Although there are many different fields of low wage work, the restaurant industry and its system of tipping in the main focus of this hypertext. My main focus is on those employees who do not earn higher wages or tips and how this does not provide a living wage. The majority of my research is from personal interviews of restaurant employees and their own experience with the tipping process.

I feel that I have a strong personal connection to this topic because I have actually worked this job and understand the ways in which restaurant politics and finances work. However, I also included information that other researches found regarding the tipping process and various ways in which employees may be cheated out of their well earned money.

In addition to solely researching the servers’ point of view, I also included stories from various other restaurant positions as well. One of my focuses is on the amount of tip money that servers actually receive and also the way that other positions (dishwasher, busser, cooks) are tipped at the end of the night.  Because I worked several different positions in my own experience working in a restaurant, I can also incorporate the experiences that I myself encountered working for minimum wage. Overall, I worked to answer the question of whether minimum wage, even the highest minimum wage in the state of Washington, is actually a livable wage and question the standards and realities of the tipping process.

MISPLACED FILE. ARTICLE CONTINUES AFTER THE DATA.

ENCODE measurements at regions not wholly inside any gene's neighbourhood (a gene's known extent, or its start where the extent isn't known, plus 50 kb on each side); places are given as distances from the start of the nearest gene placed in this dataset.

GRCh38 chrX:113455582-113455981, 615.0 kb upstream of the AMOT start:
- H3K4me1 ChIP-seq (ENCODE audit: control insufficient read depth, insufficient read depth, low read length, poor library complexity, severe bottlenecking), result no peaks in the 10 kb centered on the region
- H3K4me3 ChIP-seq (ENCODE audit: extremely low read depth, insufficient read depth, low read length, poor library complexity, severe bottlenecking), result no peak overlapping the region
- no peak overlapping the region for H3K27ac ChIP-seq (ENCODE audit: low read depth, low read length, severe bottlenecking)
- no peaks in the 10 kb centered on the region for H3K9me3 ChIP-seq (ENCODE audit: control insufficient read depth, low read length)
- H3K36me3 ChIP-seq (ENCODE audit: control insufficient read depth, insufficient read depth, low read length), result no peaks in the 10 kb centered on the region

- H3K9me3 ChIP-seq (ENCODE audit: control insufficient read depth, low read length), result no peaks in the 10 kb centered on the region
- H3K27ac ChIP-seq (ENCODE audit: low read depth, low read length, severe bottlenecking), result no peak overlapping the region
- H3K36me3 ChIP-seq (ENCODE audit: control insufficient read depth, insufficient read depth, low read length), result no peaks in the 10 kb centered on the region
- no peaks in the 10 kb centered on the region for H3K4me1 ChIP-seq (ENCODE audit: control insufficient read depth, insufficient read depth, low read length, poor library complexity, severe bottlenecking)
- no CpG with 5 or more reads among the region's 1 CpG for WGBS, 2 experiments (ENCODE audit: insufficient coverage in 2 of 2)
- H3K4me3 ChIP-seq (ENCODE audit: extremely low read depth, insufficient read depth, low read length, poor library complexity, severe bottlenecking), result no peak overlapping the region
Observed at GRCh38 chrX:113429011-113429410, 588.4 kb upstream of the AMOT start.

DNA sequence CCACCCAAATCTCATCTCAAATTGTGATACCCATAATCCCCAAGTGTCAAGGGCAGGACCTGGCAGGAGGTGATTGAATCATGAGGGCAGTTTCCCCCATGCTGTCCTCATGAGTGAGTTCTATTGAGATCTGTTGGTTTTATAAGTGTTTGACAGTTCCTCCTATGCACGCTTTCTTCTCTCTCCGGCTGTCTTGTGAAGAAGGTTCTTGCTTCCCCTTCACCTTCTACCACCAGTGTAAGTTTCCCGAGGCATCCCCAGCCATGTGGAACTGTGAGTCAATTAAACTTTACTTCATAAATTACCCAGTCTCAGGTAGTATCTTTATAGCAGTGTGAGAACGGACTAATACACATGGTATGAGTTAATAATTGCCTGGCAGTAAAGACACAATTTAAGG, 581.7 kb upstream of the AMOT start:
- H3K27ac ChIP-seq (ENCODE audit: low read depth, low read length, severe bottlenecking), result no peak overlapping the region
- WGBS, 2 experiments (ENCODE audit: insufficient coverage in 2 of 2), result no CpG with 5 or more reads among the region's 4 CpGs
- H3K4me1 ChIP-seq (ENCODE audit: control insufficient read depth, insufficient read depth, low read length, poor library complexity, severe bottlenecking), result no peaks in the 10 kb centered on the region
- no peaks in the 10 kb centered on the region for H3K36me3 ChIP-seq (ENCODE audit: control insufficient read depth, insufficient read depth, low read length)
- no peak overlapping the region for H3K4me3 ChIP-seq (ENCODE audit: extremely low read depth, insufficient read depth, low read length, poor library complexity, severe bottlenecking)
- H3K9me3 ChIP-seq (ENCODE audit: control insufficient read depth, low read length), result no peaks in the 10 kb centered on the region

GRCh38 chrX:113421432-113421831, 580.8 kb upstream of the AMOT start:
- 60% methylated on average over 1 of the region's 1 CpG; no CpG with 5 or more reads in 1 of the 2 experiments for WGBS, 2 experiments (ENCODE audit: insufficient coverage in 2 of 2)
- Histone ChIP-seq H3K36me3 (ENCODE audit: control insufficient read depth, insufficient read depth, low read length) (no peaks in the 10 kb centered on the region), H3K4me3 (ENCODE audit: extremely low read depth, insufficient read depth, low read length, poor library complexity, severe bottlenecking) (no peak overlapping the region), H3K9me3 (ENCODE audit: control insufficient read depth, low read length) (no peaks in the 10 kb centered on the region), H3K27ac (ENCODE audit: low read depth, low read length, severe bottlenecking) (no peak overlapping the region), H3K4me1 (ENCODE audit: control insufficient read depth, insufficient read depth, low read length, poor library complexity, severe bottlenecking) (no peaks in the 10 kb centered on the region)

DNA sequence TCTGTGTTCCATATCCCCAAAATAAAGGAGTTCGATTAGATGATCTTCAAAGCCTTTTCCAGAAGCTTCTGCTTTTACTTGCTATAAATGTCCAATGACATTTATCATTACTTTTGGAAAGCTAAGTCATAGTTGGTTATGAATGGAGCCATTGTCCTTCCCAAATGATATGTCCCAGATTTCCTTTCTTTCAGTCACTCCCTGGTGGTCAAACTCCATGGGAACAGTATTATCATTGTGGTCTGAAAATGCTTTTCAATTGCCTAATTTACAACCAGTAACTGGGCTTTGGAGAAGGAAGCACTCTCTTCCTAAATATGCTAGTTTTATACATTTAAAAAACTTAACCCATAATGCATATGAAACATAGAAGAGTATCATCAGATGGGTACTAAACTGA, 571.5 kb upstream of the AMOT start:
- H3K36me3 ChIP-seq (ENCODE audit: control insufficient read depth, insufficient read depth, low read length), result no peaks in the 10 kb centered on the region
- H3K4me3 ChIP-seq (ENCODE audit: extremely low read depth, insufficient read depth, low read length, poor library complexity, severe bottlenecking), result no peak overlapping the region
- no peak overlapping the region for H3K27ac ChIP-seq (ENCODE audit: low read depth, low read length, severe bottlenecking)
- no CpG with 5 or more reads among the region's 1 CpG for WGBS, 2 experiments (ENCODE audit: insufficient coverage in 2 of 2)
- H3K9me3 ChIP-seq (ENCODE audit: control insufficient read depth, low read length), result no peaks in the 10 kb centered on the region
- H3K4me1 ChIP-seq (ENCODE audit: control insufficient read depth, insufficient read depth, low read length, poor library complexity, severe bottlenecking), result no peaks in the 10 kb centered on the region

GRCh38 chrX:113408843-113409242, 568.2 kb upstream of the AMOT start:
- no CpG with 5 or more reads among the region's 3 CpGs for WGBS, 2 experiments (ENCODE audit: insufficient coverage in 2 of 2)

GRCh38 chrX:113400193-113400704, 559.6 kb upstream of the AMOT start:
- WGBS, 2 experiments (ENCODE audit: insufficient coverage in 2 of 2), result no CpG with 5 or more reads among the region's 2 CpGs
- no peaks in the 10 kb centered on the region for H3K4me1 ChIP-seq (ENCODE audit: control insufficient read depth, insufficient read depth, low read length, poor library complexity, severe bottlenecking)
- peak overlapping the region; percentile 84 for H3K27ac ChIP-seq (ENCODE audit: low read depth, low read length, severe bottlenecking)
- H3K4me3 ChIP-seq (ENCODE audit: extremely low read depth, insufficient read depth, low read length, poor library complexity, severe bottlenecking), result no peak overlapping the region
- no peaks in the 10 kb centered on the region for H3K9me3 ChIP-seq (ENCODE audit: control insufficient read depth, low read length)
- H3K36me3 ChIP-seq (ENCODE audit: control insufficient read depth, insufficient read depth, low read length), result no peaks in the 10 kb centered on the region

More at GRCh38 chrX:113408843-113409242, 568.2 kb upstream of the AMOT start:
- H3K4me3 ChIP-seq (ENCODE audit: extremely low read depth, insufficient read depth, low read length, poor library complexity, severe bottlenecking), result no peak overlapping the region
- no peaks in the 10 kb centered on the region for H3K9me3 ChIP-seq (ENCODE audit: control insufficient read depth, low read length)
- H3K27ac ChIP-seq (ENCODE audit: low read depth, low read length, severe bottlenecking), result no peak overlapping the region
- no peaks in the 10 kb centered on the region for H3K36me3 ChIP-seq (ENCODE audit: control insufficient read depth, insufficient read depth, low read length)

This image borrowed from The Independent.

"'Most people won't even leave the standard 15 per cent,' she says. 'I love getting older couples. They usually tip more than 20 per cent.' Unlike most servers, Benlolo doesn't mind being asked for separate bills. 'That way, if most people leave five or six dollars, it adds up to be more than what they'd leave as a group'" [3].

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